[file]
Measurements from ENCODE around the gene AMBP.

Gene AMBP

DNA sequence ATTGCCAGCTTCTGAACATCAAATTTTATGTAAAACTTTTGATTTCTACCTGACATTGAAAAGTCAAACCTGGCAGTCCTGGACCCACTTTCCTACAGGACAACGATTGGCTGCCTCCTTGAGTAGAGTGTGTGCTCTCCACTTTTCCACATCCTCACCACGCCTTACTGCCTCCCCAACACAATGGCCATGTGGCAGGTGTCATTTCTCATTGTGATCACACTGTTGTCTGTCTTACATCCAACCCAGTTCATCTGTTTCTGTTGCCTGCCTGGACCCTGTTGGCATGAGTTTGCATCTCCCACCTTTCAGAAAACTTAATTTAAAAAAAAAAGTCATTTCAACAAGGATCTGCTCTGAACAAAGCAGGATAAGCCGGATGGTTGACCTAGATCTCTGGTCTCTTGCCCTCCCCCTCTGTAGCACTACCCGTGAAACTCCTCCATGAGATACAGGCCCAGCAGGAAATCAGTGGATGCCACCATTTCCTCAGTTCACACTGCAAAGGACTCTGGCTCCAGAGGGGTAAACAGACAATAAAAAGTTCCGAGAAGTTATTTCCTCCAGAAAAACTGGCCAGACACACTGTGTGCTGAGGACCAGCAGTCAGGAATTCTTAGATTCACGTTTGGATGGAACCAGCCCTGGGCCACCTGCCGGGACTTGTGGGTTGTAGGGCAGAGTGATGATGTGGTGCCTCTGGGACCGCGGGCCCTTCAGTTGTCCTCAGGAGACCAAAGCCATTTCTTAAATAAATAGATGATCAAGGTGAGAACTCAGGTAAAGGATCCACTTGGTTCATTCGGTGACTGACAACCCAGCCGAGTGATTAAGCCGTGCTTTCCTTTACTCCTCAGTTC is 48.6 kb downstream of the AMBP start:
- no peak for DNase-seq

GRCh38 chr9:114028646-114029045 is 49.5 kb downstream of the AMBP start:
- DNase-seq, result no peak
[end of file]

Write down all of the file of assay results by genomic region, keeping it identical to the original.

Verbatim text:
Measurements from ENCODE around the gene AMBP.

Gene AMBP

DNA sequence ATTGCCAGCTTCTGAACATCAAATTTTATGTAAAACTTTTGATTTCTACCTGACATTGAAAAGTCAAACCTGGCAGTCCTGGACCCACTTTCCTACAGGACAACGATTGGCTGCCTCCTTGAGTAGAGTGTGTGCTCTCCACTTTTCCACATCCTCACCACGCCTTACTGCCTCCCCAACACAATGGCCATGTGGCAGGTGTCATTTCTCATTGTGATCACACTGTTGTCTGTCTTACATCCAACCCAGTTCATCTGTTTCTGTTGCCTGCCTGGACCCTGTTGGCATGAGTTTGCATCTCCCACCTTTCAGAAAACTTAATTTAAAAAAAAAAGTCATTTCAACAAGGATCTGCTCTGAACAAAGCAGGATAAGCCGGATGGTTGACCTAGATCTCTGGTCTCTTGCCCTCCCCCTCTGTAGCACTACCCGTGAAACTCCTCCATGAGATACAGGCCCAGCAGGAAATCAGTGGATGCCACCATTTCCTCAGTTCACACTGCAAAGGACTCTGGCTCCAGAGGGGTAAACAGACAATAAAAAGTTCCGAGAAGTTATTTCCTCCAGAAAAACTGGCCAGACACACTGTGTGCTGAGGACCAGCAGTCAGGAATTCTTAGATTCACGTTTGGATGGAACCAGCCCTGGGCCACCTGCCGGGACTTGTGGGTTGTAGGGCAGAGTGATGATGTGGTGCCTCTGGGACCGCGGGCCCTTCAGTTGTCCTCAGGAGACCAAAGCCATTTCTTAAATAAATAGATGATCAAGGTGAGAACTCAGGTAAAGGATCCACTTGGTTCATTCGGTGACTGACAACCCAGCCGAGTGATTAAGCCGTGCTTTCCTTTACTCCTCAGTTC is 48.6 kb downstream of the AMBP start:
- no peak for DNase-seq

GRCh38 chr9:114028646-114029045 is 49.5 kb downstream of the AMBP start:
- DNase-seq, result no peak